Rape culture in controversial game ‘Rapelay’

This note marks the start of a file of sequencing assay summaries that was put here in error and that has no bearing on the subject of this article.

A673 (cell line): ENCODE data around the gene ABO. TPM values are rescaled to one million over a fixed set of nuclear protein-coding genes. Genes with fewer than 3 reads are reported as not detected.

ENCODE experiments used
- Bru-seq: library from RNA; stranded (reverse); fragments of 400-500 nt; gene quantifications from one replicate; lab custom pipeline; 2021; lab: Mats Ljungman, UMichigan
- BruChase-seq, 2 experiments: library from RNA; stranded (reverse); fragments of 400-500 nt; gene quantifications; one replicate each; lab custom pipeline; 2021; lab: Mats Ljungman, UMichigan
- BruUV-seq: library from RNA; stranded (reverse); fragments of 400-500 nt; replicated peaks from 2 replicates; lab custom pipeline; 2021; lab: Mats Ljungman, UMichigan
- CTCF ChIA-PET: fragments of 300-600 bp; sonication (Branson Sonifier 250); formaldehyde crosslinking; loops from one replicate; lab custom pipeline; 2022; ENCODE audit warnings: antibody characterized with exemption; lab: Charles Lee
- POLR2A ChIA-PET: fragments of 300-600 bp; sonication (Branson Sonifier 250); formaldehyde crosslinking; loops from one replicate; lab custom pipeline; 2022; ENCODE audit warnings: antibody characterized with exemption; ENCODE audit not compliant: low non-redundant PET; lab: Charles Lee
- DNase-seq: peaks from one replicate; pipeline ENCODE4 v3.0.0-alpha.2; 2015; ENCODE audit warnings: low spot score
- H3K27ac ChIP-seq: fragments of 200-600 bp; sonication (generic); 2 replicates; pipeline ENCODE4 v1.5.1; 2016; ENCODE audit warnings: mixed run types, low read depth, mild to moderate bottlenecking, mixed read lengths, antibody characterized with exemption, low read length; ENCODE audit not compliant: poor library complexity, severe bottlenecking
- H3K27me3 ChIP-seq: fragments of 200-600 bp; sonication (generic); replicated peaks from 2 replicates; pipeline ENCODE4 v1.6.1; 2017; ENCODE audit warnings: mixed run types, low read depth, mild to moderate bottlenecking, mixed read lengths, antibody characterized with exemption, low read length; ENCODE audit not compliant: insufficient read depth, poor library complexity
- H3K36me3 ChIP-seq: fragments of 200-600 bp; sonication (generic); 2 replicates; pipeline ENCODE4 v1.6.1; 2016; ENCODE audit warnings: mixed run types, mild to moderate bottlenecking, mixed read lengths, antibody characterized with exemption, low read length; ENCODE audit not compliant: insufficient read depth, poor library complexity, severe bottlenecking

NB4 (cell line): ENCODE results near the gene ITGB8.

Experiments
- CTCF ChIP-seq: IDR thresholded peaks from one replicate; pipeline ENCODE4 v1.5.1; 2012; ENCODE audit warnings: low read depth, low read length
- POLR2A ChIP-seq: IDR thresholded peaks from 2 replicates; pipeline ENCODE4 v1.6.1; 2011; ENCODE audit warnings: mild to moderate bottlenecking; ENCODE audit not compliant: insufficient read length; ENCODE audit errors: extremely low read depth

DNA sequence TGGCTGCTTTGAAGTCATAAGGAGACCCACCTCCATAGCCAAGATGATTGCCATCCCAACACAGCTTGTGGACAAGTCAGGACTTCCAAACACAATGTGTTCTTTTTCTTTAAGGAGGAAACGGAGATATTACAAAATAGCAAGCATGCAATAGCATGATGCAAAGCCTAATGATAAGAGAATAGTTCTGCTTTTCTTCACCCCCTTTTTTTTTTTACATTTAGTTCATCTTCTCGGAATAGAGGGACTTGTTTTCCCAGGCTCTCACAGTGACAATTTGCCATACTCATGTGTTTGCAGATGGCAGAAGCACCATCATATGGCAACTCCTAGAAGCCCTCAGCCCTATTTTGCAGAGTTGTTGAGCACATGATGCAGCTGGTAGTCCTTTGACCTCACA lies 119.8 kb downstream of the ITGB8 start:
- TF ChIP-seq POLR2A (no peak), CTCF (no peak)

The portrayal of womens in videogames cannot be regarded as radical, when they adhere to out-dated notions of femininity and associated themes of sexual subordination and violence. The Japanese game Rapelay, despite being released in 2006 garnered immense controversy in 2009 when it was relisted online at Amazon (Martinez & Manolovitz 2009, 7). The game can easily be defined as a ‘rape simulator’ (Martinez & Manolovitz 2009, 7) as the plot revolves around the stalking and rape of a mother and her two daughters in various locations such as a train station, public bathroom and one of the daughter’s bedrooms. Horrific features include multiple player modes to facilitate gang rape, forced abortion if rape victims fall pregnant, and sex slavery of the three victims. In one sequence of the game, the player rapes the Yuuko, the mother of the family and then proceeds to take photographs of her semen-covered body. The above examples of gameplay modes illustrate the deviant and horrific themes present in Rapelay, but also the demarcated gendered roles of the male rapist and female victim within a rigid binary of sexual abuse. Through the act of rape, female characters are subjected to the ‘male gaze’ (Mulvey 1975, 62) and the hegemonic binaries between the ‘active/male and passive/female’ (Mulvey 1975, 62) are reified. The game blatantly endorses out-dated  and limited definitions of gender constitution, reverting to the hegemonic notion that ‘to be masculine-is to be active, strong, independent, rational…and to excel at being a woman-to be feminine-is to be passive, weak, dependent and emotional’ (Kelland 2011, 173). Furthermore, there is an underlying justification of rape that is reminiscent of discourse concerning male corporeality and agency that is ‘inherently’ uncontrollable. The repeated rape of women and young girls within the game perpetuate a corporeal ‘imaginary’ of the hegemonic male body as an ’instrument to be used to achieve a particular end’ (Mills 1997, 11).  Within this limited and destructive sex/gender paradigm, ‘how is a woman, a trans person, or any rational individual expected to feel safe enough to participate in such a community?’ (Anthropy 2012, 16) in addition to the media form evolving into revolutionary text in which a range of human experiences is drawn upon and explored. The discourse within a game has the propensity to challenge and ‘subvert established norms’ (Dyer-Witherford & de Peuter 2009, 181), yet Rapelay perpetuates rape culture that is situated within an ideological frame of patriarchy, of which is heavily reliant on a limited binary of gender identification in which women are subordinated; ‘it is a system that both completely lacks and completely fears the feminine’ (Means 2011).



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